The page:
Varayitavya: 4 definitions
Varayitavya means something in Buddhism, Pali, Hinduism, Sanskrit. If you want to know the exact meaning, history, etymology or English translation of this term then check out the descriptions on this page. Add your comment or reference to a book if you want to contribute to this summary article.
Mahayana (major branch of Buddhism)Source: De Gruyter: A Buddhist Ritual Manual on Agriculture
Vārayitavya (वारयितव्य) refers to “warding off (Nāgas)” (as part of an offering ceremony), according to the Vajratuṇḍasamayakalparāja, an ancient Buddhist ritual manual on agriculture from the 5th-century (or earlier), containing various instructions for the Sangha to provide agriculture-related services to laypeople including rain-making, weather control and crop protection.—Accordingly, [as the Bhagavān teaches the offering manual of the root-heart] “[...] Then, having stood in the middle of the maṇḍalaka, the spell-master should ward off (vārayitavya) Nāgas with seven times enchanted pomegranate branches. They should not be warded off too fiercely. [...]”.
Mahayana (महायान, mahāyāna) is a major branch of Buddhism focusing on the path of a Bodhisattva (spiritual aspirants/ enlightened beings). Extant literature is vast and primarely composed in the Sanskrit language. There are many sūtras of which some of the earliest are the various Prajñāpāramitā sūtras.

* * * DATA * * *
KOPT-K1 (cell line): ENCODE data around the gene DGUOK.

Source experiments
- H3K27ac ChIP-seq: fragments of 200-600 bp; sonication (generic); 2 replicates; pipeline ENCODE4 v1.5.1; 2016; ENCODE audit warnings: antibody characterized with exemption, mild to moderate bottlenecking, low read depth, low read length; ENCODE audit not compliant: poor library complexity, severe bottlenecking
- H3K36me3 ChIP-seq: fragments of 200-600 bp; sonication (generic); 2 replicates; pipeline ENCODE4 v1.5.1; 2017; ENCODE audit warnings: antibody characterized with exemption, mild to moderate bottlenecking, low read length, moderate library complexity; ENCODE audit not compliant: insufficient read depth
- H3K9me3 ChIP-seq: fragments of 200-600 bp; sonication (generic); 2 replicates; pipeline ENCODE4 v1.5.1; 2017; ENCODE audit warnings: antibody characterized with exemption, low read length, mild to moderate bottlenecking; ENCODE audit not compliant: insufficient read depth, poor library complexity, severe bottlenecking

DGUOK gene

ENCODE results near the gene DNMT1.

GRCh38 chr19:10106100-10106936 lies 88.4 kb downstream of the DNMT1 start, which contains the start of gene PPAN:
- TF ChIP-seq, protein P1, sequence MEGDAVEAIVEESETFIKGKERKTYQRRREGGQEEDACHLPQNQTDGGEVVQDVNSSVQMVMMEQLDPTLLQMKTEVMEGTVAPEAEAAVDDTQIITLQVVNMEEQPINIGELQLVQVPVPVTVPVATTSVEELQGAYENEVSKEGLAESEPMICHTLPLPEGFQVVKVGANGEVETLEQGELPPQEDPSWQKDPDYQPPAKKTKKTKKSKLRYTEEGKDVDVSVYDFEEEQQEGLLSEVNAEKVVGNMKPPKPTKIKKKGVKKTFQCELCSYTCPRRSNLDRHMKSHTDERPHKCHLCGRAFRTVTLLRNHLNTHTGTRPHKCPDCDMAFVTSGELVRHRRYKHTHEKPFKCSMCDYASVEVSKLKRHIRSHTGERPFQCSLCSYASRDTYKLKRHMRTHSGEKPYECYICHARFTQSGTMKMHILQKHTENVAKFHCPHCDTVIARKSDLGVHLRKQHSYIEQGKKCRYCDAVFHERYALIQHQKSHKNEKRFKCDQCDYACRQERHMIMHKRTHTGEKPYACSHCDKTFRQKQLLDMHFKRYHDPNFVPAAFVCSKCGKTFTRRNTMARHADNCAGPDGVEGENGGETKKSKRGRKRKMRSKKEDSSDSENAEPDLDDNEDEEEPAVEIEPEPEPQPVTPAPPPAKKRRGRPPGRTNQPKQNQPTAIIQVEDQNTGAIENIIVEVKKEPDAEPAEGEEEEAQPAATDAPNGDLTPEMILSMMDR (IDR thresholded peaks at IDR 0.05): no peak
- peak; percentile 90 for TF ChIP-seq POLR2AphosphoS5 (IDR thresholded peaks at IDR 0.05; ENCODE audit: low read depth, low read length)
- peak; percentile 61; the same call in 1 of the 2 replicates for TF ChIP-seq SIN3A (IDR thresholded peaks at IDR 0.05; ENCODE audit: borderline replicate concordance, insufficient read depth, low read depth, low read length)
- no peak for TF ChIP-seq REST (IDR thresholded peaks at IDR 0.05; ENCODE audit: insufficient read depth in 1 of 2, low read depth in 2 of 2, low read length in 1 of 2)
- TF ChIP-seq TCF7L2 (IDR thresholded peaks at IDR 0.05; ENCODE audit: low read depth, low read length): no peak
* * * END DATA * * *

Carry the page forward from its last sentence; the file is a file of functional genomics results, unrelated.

Languages of India and abroad
Sanskrit dictionarySource: Cologne Digital Sanskrit Dictionaries: Cappeller Sanskrit-English Dictionary
Varayitavya (वरयितव्य).—[adjective] to be chosen.
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Vārayitavya (वारयितव्य).—[adjective] to be kept from ([ablative]).Source: Cologne Digital Sanskrit Dictionaries: Monier-Williams Sanskrit-English Dictionary
1) Varayitavya (वरयितव्य):—[from vara] mfn. to be chosen or selected, [Nirukta, by Yāska; Mahābhārata] (-tva n., [Āpastamba-śrauta-sūtra [Scholiast or Commentator]])
2) Vārayitavya (वारयितव्य):—[from vāra] mfn. to be kept off from ([accusative]), [Mahābhārata]
[Sanskrit to German]
Sanskrit, also spelled संस्कृतम् (saṃskṛtam), is an ancient language of India commonly seen as the grandmother of the Indo-European language family (even English!). Closely allied with Prakrit and Pali, Sanskrit is more exhaustive in both grammar and terms and has the most extensive collection of literature in the world, greatly surpassing its sister-languages Greek and Latin.
See also (Relevant definitions)
Starts with: Varayitavyatva.
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